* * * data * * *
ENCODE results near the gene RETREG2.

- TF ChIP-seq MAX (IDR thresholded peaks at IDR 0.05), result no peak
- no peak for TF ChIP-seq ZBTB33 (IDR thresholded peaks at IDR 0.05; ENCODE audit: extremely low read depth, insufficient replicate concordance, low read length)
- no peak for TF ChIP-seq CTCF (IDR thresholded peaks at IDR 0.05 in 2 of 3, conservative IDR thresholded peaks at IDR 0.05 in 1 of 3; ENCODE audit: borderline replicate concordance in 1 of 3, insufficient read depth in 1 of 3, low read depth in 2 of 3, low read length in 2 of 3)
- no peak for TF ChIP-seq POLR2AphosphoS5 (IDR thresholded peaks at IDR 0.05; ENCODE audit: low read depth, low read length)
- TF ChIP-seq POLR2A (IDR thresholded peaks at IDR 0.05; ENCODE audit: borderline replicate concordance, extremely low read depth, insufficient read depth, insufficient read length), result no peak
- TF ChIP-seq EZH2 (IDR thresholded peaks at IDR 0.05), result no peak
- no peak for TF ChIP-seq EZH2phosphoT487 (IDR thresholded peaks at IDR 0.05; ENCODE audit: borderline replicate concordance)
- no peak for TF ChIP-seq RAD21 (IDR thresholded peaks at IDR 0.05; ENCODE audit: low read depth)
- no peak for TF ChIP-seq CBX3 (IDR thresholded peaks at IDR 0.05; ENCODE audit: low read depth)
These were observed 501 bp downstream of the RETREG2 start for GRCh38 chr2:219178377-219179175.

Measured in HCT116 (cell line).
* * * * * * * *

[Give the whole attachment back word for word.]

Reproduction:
ENCODE results near the gene RETREG2.

- TF ChIP-seq MAX (IDR thresholded peaks at IDR 0.05), result no peak
- no peak for TF ChIP-seq ZBTB33 (IDR thresholded peaks at IDR 0.05; ENCODE audit: extremely low read depth, insufficient replicate concordance, low read length)
- no peak for TF ChIP-seq CTCF (IDR thresholded peaks at IDR 0.05 in 2 of 3, conservative IDR thresholded peaks at IDR 0.05 in 1 of 3; ENCODE audit: borderline replicate concordance in 1 of 3, insufficient read depth in 1 of 3, low read depth in 2 of 3, low read length in 2 of 3)
- no peak for TF ChIP-seq POLR2AphosphoS5 (IDR thresholded peaks at IDR 0.05; ENCODE audit: low read depth, low read length)
- TF ChIP-seq POLR2A (IDR thresholded peaks at IDR 0.05; ENCODE audit: borderline replicate concordance, extremely low read depth, insufficient read depth, insufficient read length), result no peak
- TF ChIP-seq EZH2 (IDR thresholded peaks at IDR 0.05), result no peak
- no peak for TF ChIP-seq EZH2phosphoT487 (IDR thresholded peaks at IDR 0.05; ENCODE audit: borderline replicate concordance)
- no peak for TF ChIP-seq RAD21 (IDR thresholded peaks at IDR 0.05; ENCODE audit: low read depth)
- no peak for TF ChIP-seq CBX3 (IDR thresholded peaks at IDR 0.05; ENCODE audit: low read depth)
These were observed 501 bp downstream of the RETREG2 start for GRCh38 chr2:219178377-219179175.

Measured in HCT116 (cell line).